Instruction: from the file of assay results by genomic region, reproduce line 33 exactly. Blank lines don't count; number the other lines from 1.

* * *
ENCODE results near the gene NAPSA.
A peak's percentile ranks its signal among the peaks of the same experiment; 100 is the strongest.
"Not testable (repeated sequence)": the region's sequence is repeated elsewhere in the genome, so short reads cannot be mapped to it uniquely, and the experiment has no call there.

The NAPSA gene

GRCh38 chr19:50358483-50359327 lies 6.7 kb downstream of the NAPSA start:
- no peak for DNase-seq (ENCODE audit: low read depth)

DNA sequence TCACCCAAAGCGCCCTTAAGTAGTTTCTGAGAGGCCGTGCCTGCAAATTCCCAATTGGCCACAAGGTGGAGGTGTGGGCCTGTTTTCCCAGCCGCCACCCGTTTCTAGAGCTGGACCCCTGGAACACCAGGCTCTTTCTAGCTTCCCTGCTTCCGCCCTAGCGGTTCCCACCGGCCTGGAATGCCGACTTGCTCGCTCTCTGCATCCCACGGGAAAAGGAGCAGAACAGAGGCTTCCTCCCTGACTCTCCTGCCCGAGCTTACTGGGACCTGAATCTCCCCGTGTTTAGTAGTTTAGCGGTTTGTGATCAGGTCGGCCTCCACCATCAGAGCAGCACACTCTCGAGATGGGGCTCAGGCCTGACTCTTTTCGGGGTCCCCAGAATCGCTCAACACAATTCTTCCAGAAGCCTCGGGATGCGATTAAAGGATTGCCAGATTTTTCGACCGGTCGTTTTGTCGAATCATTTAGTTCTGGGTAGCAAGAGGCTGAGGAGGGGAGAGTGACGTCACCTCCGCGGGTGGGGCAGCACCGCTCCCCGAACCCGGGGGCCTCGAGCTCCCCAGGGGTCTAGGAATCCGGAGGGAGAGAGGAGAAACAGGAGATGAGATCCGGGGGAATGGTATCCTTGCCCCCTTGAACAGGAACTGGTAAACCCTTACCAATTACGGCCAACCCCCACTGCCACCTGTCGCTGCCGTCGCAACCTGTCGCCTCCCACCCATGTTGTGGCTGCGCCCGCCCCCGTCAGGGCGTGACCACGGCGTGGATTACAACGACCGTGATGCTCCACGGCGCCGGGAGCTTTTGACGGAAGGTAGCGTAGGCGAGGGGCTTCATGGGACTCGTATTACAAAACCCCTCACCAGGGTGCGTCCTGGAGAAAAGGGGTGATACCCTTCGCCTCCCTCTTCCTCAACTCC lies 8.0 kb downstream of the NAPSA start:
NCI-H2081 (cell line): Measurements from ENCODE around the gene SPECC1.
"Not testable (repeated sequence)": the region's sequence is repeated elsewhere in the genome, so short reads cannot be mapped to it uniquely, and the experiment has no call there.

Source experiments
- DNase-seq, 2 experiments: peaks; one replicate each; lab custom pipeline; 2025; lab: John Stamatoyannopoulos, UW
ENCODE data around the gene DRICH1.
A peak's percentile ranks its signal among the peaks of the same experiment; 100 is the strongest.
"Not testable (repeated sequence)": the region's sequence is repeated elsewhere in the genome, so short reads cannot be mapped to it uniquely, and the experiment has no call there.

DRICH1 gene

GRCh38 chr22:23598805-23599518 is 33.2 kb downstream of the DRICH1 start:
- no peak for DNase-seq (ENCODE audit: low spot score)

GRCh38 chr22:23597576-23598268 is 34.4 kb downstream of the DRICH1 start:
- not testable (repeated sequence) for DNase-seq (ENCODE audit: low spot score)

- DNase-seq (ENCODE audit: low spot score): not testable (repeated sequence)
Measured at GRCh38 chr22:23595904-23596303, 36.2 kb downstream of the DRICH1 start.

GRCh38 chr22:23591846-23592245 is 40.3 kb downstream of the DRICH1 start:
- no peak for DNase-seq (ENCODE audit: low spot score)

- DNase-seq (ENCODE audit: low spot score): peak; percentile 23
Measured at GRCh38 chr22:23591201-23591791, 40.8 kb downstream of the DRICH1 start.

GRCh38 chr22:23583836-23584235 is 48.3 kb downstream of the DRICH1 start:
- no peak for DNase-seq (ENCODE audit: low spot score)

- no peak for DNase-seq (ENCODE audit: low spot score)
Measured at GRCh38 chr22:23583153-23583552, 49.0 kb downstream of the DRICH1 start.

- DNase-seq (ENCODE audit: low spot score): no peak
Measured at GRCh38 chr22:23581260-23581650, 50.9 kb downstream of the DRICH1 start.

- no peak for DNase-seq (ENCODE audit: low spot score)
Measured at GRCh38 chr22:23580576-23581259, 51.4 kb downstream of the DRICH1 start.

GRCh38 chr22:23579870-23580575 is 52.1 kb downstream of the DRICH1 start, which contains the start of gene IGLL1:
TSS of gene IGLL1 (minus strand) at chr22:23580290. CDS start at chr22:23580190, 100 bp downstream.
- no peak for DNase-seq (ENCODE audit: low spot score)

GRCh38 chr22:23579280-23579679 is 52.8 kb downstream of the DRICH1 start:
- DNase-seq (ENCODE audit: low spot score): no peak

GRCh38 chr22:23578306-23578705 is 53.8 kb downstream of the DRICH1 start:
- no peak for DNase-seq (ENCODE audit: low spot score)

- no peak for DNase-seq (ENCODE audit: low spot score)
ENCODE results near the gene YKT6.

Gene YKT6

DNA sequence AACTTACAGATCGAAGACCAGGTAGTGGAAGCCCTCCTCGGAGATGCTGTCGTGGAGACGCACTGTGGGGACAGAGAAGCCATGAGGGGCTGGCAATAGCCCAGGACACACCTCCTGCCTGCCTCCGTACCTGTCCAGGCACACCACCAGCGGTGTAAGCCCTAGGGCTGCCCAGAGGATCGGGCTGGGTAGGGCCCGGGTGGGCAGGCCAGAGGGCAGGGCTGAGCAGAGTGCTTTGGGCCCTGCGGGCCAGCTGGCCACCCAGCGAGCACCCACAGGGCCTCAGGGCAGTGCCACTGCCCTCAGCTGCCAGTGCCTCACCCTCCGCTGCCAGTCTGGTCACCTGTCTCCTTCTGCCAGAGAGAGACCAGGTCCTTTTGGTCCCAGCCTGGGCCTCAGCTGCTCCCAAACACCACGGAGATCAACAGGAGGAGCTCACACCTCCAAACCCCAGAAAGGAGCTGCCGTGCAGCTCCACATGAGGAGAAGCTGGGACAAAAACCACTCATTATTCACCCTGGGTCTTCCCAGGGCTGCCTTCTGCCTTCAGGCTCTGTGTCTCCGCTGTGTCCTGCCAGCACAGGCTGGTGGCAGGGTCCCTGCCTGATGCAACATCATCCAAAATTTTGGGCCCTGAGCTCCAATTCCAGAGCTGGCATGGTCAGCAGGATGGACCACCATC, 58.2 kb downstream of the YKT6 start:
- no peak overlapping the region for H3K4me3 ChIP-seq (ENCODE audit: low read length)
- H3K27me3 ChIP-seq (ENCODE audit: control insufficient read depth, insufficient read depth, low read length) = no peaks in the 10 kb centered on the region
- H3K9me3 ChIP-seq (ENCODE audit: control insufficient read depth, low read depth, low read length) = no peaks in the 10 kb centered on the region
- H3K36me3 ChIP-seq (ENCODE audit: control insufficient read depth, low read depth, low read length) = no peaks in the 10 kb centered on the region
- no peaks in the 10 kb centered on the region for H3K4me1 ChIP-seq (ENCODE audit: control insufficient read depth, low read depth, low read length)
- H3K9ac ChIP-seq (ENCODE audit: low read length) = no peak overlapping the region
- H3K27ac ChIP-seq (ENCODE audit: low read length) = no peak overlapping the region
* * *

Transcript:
Measured at GRCh38 chr22:23580576-23581259, 51.4 kb downstream of the DRICH1 start.